I LOVE (most of) Libba Bray's books, so the decision to not finish this book did not come without much deliberation. In the beginning I was intrigued by the world, and I actually really liked Evie as a character. But 150 pages in, I stopped caring about the plot, Evie had become very repetitive and irritating, and the clichés turned me off.

Perhaps someday I'll pick it up again, but I can't force mys
This book irritated the crap out of me.

I gave it 3 stars, but it hovers around the 2.5 mark for me. While I enjoyed the story and it held my interest throughout, the cutesy vernacular made me insane and ruined it for me.

This book is set in the 1920’s when prohibition was in full swing and you couldn’t swing a cat without hitting a bobbed haired flapper girl. Evie (said flapper) was sent away from her fake Ohio town of Zenith to New York City, after a party game showing off her divining power a
"Naughty John, Naughty John, does his work with his apron on. Cuts your throat and takes your bones, sells 'em off for a coupla stones."

Actual Rating: 4.5 stars

My initial rating given to The Diviners was a full, glowing five stars, five stars being the knee-jerk rating I give to books I love. However, sometimes, when writing a review for the books I give five stars (or really any other rating), I realize that there were some certain things in the book I'm reviewing that would result in me taki
Maja (The Nocturnal Library)
The Diviners is my first book by Libba Bray, but I can tell you right now that it won’t be my last. I’m thrilled to have discovered another YA author of such talent and prominence. I would have given her a chance even before now, especially considering all the raving reviews written by my most trusted friends, but I simply never got around to it. Fortunately, she left me no choice with The Diviners. New York in the 1920s was impossible to resist.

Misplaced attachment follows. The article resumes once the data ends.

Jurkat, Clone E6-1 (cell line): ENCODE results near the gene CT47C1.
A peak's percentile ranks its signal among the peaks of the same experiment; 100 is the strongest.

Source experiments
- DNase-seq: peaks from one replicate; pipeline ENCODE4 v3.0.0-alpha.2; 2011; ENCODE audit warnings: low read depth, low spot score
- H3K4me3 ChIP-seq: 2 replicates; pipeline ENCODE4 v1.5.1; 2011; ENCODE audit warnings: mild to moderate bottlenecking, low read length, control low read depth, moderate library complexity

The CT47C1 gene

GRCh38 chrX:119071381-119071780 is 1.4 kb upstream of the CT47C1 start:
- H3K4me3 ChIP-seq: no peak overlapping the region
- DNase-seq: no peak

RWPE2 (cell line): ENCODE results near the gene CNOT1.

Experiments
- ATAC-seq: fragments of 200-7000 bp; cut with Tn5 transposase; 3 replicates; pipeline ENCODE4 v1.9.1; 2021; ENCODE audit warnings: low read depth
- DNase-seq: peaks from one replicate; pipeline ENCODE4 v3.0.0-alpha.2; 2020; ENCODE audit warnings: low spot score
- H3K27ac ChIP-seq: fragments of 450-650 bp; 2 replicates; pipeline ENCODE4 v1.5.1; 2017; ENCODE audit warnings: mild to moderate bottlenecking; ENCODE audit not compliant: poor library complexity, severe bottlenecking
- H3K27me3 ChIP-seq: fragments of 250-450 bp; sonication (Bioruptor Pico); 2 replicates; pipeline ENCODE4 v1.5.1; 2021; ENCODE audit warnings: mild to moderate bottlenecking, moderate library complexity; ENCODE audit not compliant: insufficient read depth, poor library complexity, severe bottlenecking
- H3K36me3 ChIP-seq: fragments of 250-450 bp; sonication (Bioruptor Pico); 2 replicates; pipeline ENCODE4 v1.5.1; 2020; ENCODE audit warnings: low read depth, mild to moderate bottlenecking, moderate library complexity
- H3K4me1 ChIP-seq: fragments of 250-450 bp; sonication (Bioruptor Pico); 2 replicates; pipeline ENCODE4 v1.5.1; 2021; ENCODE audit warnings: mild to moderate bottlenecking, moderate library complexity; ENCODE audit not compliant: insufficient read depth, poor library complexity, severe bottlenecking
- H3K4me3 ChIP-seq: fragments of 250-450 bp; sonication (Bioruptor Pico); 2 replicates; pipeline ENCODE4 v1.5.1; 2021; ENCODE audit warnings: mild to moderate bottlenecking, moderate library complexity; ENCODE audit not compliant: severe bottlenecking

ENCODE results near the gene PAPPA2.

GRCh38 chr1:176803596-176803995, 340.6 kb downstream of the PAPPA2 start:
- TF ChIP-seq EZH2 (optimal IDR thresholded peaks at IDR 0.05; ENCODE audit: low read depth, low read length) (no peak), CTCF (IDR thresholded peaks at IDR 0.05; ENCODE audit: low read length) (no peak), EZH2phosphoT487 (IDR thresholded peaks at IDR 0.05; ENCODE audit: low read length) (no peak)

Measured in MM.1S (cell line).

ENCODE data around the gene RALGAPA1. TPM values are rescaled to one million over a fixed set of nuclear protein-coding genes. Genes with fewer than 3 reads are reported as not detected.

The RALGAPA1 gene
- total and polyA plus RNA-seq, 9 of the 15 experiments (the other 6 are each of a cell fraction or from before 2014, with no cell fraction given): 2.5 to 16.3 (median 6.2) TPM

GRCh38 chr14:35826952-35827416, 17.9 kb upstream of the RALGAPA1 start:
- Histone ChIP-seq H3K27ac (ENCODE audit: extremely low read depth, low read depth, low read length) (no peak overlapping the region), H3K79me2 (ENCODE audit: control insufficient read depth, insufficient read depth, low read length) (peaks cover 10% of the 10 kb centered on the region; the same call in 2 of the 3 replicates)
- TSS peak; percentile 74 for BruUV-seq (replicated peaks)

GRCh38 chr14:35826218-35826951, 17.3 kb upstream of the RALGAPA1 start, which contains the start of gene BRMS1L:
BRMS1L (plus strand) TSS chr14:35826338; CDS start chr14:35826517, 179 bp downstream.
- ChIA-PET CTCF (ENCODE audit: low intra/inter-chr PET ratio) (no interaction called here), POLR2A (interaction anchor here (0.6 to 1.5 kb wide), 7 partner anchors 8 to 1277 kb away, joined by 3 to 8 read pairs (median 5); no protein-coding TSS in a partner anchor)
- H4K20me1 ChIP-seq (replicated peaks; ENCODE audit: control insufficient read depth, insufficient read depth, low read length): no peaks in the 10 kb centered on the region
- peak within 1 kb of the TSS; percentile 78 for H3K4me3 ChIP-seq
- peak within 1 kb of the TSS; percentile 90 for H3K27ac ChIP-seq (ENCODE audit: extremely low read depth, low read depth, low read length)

I’ll start with my favorite part – the setting. L
Two stars is a shockingly low rating, I know. Sorry bout it.

Here is a list I've composed, honestly expressing why I didn't enjoy this book. I'm guessing not all of my complaints will seem significant to you, so bear that in mind.

1. Right off the bat I have to admit that the biggest negative factor for me is the character of Naughty John. He was effectively creepy, scary, and haunting to read about, so I'm sure many of you will find him to be a positive factor-- but for me Ms. Bray crossed some
Mandy K
Full Review

This is not the type of book you fly through, and with almost 600 pages it's a far cry from a quick read. But Libba Bray's writing just sucks you in and keeps engrossed in the story. The roaring 20's are a fascinating time, with the glitzy and glam and flapper culture, it's always been an interesting era for a story to take place in. I don't usually read historical fiction, not for any particular reason, I just haven't. It seems fitting that the first historical fiction that I read in
Mohammed Arabey
..Finally released from 'Starbucks' before midnight, I was a prisoner of the last pages of The Diviners, and the heavy rain that hit Alexandria that evening..But as I get off the doors, Everything was different....
I was facing the Alexandria's famous Sea Corniche adorned with the cafes' lights and wet streets no more, even the yellow cabs changed into another old models..There's speakeasy and theater lights instead ,but the wet streets was still the same..and The Storm was yet to come....Well..
The Diviners is, without a doubt, my favorite Libba Bray novel - and I've read all of them except for The Beauty Queens which I didn't get time to finish but which I fully intend to as I loved the few chapters I read of it. I am, truly, a self-proclaimed Libba Bray fan. I know her Gemma Doyle Trilogy had its flaws, but I thoroughly enjoyed it and I remember it changed my perspective of literature at that time quite drastically. The Diviners on the other hand, contains no flaws. Well, to be hones ...more
Khanh (Clowns, Nightmares, and Bunnies)
The heroine was intolerably stupid, annoying, attention-seeking, and inconsiderate. She grated on my nerves so badly, I can barely bring myself to read on. I find Libba Bray's writing style for this book completely unreadable. I have a strong suspicion she read a reference guide to using slang during the Flapper era and made it her personal goal to use as much speakeasy language as possible in every single spoken sentence.